Yesterday, while it was cold and raining outside, I spent a few hours inside the greenhouse putting together part of our new irrigation system for the propagation bench.

The greenhouse propagation bench (click any image to enlarge)

Over the last 20 years I’ve installed countless drip irrigation systems in our gardens, and the gardens of family and friends.  No two systems have been the same, but this is the first time that I’ve had the opportunity to set up a system for a greenhouse, and it’s our own greenhouse, so that makes it even more exciting.

To make the best use of the benches in the greenhouse, we need a reliable method for watering the plants

Our greenhouse will be used primarily for seedling propagation.  Much of the kitchen garden is planted successively with crops throughout the spring and summer.  The vast majority of those plants are started from seed, and sown in flats or plug trays.

Most all of our vegetables are grown from seed

Once large enough the young plants are transplanted into the garden.

Once the plants develop a healthy root system, they're either potted into larger containers, or transplanted into the garden

Only a few crops, primarily some of the root vegetables such as carrots, are direct-sown in the garden.  Everything else will spend at least some time in the greenhouse.  This helps to minimize damage to the seedlings from hungry birds, and slugs, when the plants are most vulnerable.

Even as the kitchen garden winds down, during the fall and winter months, that doesn’t mean we’ll run out of plants in the greenhouse.  Propagation of woody cuttings, and some native plant seeds, will occur during the months when the food gardens are less busy.

The weather here in winter is generally more wet than cold, so it’s likely there will always be something growing in the greenhouse throughout the year.

One challenge was deciding how to organize the greenhouse to be the most efficient for our needs.

Before installing any irrigation, all of the greenhouse benches were first sealed to resist water

We installed plenty of bench space for seed starting and propagation, but the plants also will need regular water.  Even during a warm sunny winter’s afternoon seedlings can dry out very quickly, and dragging a hose through the greenhouse is cumbersome.

We’ve chosen to devote one long bench specifically to seed propagation, and the other for propagating cuttings, and potting on transplants.  Each bench, however, will need a different watering setup.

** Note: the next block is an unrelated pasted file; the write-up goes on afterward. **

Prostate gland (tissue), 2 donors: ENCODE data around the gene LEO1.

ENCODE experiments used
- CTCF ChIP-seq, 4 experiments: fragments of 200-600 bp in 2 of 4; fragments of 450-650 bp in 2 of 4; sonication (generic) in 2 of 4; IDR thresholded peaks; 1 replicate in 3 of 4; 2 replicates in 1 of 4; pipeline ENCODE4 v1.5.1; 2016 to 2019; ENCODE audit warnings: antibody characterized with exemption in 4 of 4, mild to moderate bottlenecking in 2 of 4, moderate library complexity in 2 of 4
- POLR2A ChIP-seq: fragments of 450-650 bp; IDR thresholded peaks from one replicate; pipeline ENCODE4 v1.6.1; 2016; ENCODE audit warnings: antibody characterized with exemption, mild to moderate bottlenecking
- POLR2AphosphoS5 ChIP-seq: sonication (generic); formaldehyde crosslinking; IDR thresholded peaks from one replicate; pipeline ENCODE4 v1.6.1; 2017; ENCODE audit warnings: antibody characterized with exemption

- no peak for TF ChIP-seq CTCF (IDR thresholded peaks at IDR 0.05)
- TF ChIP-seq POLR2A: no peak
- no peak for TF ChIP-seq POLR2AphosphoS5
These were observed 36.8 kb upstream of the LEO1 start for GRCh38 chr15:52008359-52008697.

Individual drippers set into pots are fine for cuttings and more mature plants, but seedling propagation usually requires a more even distribution of moisture across the entire soil surface to ensure even germination.

It's important to keep the soil evenly moist when germinating from seed

For the propagation bench we’ve chosen to go with an overhead mister system.

Each mister is composed of three pieces that can be easily disassembled if they become clogged

Preassembled kits are available from various vendors of greenhouse irrigation supplies, but as we use a lot of drip irrigation components all around the farm, we chose to put together our own so we could use materials we already had.  We just needed to purchase the actual mister assemblies for this project.

Assembled mister fitting

The misters need to be suspended above the seed trays at an even height across the bench.  As the rafters of the greenhouse are too high to attach the misters to, we first constructed a simple stand to suspend the misters from.

In large setups, trellis wire can easily be used to support the misters, but we wanted something more flexible, and portable, in case we need to rearrange the greenhouse during the growing season.

We’re using PVC pipe for the stand, and chose not to glue any of the fittings, so if not required for a time, the stand can be dismantled and stored flat.

The irrigation system doesn't weigh much, so a lightweight PVC stand is more than sufficient

This simple stand consisted of 20 feet of 1/2-inch PVC, two 1/2″ slip-elbows, four 1/2″ slip-T fittings, and six 1/2″ inch end caps (to prevent dirt getting inside the ‘feet’).

A few simple tools are all that's needed. Clockwise from left, pruners (to cut the irrigation tubing), a tape measure, tubing hole punch (to install mister fittings), and a PVC pipe cutter

An 8 foot length of pipe was cut in half, and a 1/2″ PVC slip-T positioned in the center for a middle support leg.  An entire 8 foot length of 1/2″ PVC is likely to sag over time without some support in the middle.

To save your hands, it's worth investing in a quality hole punch, and replacing the punch tips when they become dull

A 1/2″ elbow was fitted at each far end, and attached to a 24″ section of pipe to form the vertical support legs.